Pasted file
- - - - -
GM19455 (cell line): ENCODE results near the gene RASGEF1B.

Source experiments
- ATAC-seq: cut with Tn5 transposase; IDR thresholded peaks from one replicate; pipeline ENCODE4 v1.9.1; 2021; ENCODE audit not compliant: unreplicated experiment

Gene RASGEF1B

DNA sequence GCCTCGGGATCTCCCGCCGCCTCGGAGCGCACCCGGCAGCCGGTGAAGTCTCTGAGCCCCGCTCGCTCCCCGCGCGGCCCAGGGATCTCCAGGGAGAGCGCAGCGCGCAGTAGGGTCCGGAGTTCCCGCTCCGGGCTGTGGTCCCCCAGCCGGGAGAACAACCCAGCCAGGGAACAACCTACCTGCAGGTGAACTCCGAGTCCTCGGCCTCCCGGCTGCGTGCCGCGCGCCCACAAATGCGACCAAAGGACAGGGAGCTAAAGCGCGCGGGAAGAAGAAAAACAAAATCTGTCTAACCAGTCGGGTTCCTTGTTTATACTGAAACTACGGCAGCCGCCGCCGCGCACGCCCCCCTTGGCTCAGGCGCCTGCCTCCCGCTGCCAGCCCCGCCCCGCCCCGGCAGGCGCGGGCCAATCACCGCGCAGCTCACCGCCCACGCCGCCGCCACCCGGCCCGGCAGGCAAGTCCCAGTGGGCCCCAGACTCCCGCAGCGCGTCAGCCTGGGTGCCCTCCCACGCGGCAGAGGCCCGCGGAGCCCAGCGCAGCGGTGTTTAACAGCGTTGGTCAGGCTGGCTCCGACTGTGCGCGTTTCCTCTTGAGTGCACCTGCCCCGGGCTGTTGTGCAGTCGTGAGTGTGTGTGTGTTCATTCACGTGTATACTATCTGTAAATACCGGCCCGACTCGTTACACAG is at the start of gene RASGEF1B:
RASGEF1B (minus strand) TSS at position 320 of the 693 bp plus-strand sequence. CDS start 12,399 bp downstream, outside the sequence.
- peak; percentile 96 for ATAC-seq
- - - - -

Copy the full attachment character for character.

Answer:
GM19455 (cell line): ENCODE results near the gene RASGEF1B.

Source experiments
- ATAC-seq: cut with Tn5 transposase; IDR thresholded peaks from one replicate; pipeline ENCODE4 v1.9.1; 2021; ENCODE audit not compliant: unreplicated experiment

Gene RASGEF1B

DNA sequence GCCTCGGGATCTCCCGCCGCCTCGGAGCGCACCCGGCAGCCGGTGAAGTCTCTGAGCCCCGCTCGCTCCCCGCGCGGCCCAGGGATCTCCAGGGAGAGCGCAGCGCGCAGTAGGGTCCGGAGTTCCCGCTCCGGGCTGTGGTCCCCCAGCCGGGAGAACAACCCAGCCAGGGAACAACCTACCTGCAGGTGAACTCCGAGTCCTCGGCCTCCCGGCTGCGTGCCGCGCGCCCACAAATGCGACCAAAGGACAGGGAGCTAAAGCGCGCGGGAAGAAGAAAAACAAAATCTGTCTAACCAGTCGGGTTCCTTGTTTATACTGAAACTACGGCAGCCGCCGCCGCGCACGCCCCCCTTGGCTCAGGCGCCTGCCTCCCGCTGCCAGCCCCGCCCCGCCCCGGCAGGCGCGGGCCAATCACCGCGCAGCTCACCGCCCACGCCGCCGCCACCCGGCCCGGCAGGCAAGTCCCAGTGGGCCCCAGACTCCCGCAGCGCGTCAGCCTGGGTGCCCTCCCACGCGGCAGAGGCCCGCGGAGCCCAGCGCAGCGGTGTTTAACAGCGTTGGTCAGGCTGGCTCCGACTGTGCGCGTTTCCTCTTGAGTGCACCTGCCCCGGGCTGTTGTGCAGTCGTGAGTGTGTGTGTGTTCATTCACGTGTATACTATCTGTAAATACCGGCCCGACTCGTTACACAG is at the start of gene RASGEF1B:
RASGEF1B (minus strand) TSS at position 320 of the 693 bp plus-strand sequence. CDS start 12,399 bp downstream, outside the sequence.
- peak; percentile 96 for ATAC-seq